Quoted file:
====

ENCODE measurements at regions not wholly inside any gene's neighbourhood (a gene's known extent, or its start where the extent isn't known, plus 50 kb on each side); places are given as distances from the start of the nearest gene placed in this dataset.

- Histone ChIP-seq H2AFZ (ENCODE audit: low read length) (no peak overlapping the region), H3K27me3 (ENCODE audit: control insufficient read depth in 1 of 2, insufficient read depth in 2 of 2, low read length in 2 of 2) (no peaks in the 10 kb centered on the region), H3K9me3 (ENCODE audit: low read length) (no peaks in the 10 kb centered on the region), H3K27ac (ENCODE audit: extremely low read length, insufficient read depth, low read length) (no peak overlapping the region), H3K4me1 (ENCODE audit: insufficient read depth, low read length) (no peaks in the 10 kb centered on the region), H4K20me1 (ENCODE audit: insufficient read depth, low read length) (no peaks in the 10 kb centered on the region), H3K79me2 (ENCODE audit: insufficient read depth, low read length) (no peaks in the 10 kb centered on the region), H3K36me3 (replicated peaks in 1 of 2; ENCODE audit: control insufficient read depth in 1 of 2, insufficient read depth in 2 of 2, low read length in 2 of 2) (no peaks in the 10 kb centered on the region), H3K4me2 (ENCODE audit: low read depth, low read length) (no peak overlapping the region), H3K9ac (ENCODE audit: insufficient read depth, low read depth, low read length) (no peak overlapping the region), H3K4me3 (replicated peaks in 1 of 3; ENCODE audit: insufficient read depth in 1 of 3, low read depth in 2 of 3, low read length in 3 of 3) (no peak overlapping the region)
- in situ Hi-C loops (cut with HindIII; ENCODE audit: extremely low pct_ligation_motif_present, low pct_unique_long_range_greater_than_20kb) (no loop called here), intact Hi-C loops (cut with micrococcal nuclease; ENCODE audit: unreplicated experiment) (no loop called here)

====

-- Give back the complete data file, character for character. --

ENCODE measurements at regions not wholly inside any gene's neighbourhood (a gene's known extent, or its start where the extent isn't known, plus 50 kb on each side); places are given as distances from the start of the nearest gene placed in this dataset.

- Histone ChIP-seq H2AFZ (ENCODE audit: low read length) (no peak overlapping the region), H3K27me3 (ENCODE audit: control insufficient read depth in 1 of 2, insufficient read depth in 2 of 2, low read length in 2 of 2) (no peaks in the 10 kb centered on the region), H3K9me3 (ENCODE audit: low read length) (no peaks in the 10 kb centered on the region), H3K27ac (ENCODE audit: extremely low read length, insufficient read depth, low read length) (no peak overlapping the region), H3K4me1 (ENCODE audit: insufficient read depth, low read length) (no peaks in the 10 kb centered on the region), H4K20me1 (ENCODE audit: insufficient read depth, low read length) (no peaks in the 10 kb centered on the region), H3K79me2 (ENCODE audit: insufficient read depth, low read length) (no peaks in the 10 kb centered on the region), H3K36me3 (replicated peaks in 1 of 2; ENCODE audit: control insufficient read depth in 1 of 2, insufficient read depth in 2 of 2, low read length in 2 of 2) (no peaks in the 10 kb centered on the region), H3K4me2 (ENCODE audit: low read depth, low read length) (no peak overlapping the region), H3K9ac (ENCODE audit: insufficient read depth, low read depth, low read length) (no peak overlapping the region), H3K4me3 (replicated peaks in 1 of 3; ENCODE audit: insufficient read depth in 1 of 3, low read depth in 2 of 3, low read length in 3 of 3) (no peak overlapping the region)
- in situ Hi-C loops (cut with HindIII; ENCODE audit: extremely low pct_ligation_motif_present, low pct_unique_long_range_greater_than_20kb) (no loop called here), intact Hi-C loops (cut with micrococcal nuclease; ENCODE audit: unreplicated experiment) (no loop called here)